# Favorite non-constructive proofs.

There are many results for which a constructive proof exists but is not as nice as the non-constructive proof. For example the explicit construction of a continuous nowhere-differentiable function is rather technical compared to the proof of existence invoking the Baire category theorem.

What are your favorite non-constructive proofs or methods?

• The Claude Shannon Capacity Theorem of Information Theory: There exist codes that get arbitrarily close to capacity (due to a randomization argument) but it is very hard to construct one. In particular, it is hard to find one with an easy coding/decoding rule. – Michael Nov 15 '19 at 19:35
• I think that the existence of normal numbers satisfies this. The constructive proof required an odd construction as well as quite a bit of work to show that the constructed number is normal, but the proof that nearly all reals are normal is far prettier. – Don Thousand Nov 15 '19 at 19:40
• I think this is a great question, but not appropriate for this site - it's simply too broad. (That said, I'll mention the proof that each Chomp game is determined, which is one-long line and reveals no information about the winning strategy whatsoever!) – Noah Schweber Nov 15 '19 at 19:45
• – Dave L. Renfro Nov 15 '19 at 19:51

I have always liked:

Claim: There exist irrational numbers $$\alpha,\beta$$, possibly equal, such that $$\alpha^{\beta}$$ is rational.

Pf: Consider $$\sqrt 2 ^{\sqrt 2}$$. If it is rational then we are done. If it is irrational, then call it $$\alpha$$ and consider $$\alpha^{\sqrt 2}=2$$. And we are done.

• @MatthewDaly It's truly a great argument. Especially when you compare it to the proof that $\sqrt 2^{\sqrt 2}$ is in fact irrational. – lulu Nov 15 '19 at 19:43
• This one is nice but it isn't really any simpler than a constructive proof. $\sqrt{2}^{\log_2(9)}=3$ is an easy example. Everyone knows that $\sqrt{2}$ is irrational, and $\log_2{9}$ is irrational because $2^a$ and $9^b$ are different mod 2. – Ben Nov 16 '19 at 4:52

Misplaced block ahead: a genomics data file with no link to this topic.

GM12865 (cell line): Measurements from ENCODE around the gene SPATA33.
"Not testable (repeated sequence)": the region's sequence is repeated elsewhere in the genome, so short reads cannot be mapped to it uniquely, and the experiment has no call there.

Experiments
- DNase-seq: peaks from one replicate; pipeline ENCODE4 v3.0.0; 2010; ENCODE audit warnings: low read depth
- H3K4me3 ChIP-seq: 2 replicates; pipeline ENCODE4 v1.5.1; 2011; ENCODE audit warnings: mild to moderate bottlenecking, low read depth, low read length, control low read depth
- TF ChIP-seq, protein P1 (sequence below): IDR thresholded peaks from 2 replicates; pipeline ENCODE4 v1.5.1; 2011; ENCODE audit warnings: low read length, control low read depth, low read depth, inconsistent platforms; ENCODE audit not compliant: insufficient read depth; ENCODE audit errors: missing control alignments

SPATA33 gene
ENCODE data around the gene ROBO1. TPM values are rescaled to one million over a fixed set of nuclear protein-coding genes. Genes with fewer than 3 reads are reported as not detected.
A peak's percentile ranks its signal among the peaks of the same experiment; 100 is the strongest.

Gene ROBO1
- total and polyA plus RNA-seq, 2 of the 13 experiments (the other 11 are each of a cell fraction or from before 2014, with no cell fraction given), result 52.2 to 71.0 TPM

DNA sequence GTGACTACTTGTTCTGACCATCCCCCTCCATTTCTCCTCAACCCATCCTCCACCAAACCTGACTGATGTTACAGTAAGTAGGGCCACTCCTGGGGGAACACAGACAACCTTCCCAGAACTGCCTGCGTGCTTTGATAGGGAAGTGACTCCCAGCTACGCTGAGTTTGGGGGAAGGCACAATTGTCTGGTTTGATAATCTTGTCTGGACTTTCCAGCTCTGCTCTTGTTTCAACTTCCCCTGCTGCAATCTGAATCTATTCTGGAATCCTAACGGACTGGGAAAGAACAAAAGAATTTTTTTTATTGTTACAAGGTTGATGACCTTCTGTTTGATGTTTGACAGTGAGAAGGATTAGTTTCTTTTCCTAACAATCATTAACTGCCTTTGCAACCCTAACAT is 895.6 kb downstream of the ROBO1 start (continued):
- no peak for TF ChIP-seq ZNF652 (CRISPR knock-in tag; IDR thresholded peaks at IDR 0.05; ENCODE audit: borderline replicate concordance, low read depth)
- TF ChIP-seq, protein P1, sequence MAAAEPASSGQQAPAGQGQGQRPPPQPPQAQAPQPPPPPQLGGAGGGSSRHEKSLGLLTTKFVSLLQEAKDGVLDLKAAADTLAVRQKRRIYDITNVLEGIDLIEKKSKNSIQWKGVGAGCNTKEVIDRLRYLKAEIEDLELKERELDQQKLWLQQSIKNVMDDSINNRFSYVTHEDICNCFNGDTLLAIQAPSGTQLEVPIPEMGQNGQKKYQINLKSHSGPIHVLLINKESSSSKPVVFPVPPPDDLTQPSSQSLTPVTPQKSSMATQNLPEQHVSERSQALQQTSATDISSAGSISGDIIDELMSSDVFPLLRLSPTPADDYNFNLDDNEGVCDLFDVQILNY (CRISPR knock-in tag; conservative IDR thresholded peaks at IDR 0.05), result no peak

Shout out for Brouwer's Fixed Point theorem, if only because Brouwer's other major claim to fame is being such a strict constructivist.

Strategy Stealing is another classic example that applies to a number of turn-based games. It shows that either the first player always wins or that the game will end in a tie, assuming perfect play from both sides. The proofs never actually exhibit the strategies in question.

For example take Tic Tac Toe (on an arbitrarily large board of size $$n\times n$$). Suppose player 2 has a winning strategy $$S$$, regardless of player 1's first move. Then we make a number of observations:

1) Regardless of where player 1 plays the first $$X$$, player 2 supposidly has a winning strategy, which is a function of the position of the first $$X$$.

2) There is never a disadvantage to having one of your pieces already on the board, meaning that if player 1 already has an $$X$$ on a given square, then that cannot the worse than not having an $$X$$ on that square.

3) By 1), player 1 can adopt player 2's strategy by randomly placing an $$X$$, and then after player 2 responds with their strategy $$S$$, player 1 applies $$S$$ to player 2's response, with $$X$$ and $$O$$ switched. If $$S$$ ever calls to play on the first $$X$$ that player 1 had to place, then player 1 can make a random move by 2).

So player 2 could not possibly have a winning strategy $$S$$, which means either player 1 always wins or the game always ends in a tie.